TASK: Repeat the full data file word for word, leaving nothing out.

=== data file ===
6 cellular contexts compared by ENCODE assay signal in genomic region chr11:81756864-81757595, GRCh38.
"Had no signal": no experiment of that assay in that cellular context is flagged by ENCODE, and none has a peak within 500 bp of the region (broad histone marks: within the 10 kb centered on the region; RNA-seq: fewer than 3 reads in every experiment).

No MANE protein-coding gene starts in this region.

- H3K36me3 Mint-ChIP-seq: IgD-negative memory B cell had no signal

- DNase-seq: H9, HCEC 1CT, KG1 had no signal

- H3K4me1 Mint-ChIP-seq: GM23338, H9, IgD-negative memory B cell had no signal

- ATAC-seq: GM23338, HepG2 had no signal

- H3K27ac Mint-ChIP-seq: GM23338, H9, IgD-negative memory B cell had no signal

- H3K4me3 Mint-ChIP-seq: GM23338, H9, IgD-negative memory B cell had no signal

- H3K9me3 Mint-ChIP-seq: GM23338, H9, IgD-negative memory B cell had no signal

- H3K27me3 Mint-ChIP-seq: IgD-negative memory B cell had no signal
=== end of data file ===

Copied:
6 cellular contexts compared by ENCODE assay signal in genomic region chr11:81756864-81757595, GRCh38.
"Had no signal": no experiment of that assay in that cellular context is flagged by ENCODE, and none has a peak within 500 bp of the region (broad histone marks: within the 10 kb centered on the region; RNA-seq: fewer than 3 reads in every experiment).

No MANE protein-coding gene starts in this region.

- H3K36me3 Mint-ChIP-seq: IgD-negative memory B cell had no signal

- DNase-seq: H9, HCEC 1CT, KG1 had no signal

- H3K4me1 Mint-ChIP-seq: GM23338, H9, IgD-negative memory B cell had no signal

- ATAC-seq: GM23338, HepG2 had no signal

- H3K27ac Mint-ChIP-seq: GM23338, H9, IgD-negative memory B cell had no signal

- H3K4me3 Mint-ChIP-seq: GM23338, H9, IgD-negative memory B cell had no signal

- H3K9me3 Mint-ChIP-seq: GM23338, H9, IgD-negative memory B cell had no signal

- H3K27me3 Mint-ChIP-seq: IgD-negative memory B cell had no signal